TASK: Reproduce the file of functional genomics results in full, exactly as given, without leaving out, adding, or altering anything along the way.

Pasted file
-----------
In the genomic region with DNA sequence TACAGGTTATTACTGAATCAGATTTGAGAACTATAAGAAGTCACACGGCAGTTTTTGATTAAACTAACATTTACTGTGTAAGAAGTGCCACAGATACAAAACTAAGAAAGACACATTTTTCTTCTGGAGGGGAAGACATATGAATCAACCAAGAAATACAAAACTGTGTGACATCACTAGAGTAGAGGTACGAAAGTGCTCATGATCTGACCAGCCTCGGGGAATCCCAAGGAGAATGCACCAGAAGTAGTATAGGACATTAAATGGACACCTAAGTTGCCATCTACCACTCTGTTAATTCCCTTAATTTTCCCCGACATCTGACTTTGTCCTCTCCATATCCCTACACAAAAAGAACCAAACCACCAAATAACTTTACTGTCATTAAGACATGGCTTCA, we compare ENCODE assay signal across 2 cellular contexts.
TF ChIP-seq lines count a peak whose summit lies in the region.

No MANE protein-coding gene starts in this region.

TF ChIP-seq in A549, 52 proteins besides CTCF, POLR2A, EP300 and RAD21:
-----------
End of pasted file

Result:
In the genomic region with DNA sequence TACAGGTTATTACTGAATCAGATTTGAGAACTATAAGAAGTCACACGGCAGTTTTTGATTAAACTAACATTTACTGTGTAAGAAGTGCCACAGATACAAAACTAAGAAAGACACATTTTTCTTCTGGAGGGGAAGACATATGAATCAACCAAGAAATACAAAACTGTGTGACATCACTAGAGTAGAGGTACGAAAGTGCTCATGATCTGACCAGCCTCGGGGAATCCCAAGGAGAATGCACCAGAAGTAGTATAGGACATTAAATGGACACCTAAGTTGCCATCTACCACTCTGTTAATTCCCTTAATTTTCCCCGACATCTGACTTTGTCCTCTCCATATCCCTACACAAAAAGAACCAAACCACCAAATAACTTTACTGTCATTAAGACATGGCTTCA, we compare ENCODE assay signal across 2 cellular contexts.
TF ChIP-seq lines count a peak whose summit lies in the region.

No MANE protein-coding gene starts in this region.

TF ChIP-seq in A549, 52 proteins besides CTCF, POLR2A, EP300 and RAD21: